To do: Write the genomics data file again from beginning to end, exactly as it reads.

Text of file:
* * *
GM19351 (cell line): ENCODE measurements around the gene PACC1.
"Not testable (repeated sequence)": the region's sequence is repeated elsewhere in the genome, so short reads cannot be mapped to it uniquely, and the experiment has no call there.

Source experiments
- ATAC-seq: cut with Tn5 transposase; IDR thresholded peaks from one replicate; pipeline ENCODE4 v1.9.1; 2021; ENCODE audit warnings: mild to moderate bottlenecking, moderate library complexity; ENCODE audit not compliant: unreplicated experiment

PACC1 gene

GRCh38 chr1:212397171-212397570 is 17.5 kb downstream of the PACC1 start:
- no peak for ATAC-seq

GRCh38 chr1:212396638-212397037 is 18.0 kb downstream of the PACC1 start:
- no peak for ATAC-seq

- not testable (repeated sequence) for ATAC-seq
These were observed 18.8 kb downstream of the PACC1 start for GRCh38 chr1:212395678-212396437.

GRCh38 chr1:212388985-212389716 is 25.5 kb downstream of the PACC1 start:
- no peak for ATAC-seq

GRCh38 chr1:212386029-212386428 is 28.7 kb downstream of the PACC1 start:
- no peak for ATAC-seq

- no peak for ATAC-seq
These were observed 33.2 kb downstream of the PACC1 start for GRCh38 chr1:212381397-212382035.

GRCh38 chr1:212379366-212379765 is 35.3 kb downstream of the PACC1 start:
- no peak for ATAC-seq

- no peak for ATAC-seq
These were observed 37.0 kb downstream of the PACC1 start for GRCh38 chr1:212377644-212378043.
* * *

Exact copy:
GM19351 (cell line): ENCODE measurements around the gene PACC1.
"Not testable (repeated sequence)": the region's sequence is repeated elsewhere in the genome, so short reads cannot be mapped to it uniquely, and the experiment has no call there.

Source experiments
- ATAC-seq: cut with Tn5 transposase; IDR thresholded peaks from one replicate; pipeline ENCODE4 v1.9.1; 2021; ENCODE audit warnings: mild to moderate bottlenecking, moderate library complexity; ENCODE audit not compliant: unreplicated experiment

PACC1 gene

GRCh38 chr1:212397171-212397570 is 17.5 kb downstream of the PACC1 start:
- no peak for ATAC-seq

GRCh38 chr1:212396638-212397037 is 18.0 kb downstream of the PACC1 start:
- no peak for ATAC-seq

- not testable (repeated sequence) for ATAC-seq
These were observed 18.8 kb downstream of the PACC1 start for GRCh38 chr1:212395678-212396437.

GRCh38 chr1:212388985-212389716 is 25.5 kb downstream of the PACC1 start:
- no peak for ATAC-seq

GRCh38 chr1:212386029-212386428 is 28.7 kb downstream of the PACC1 start:
- no peak for ATAC-seq

- no peak for ATAC-seq
These were observed 33.2 kb downstream of the PACC1 start for GRCh38 chr1:212381397-212382035.

GRCh38 chr1:212379366-212379765 is 35.3 kb downstream of the PACC1 start:
- no peak for ATAC-seq

- no peak for ATAC-seq
These were observed 37.0 kb downstream of the PACC1 start for GRCh38 chr1:212377644-212378043.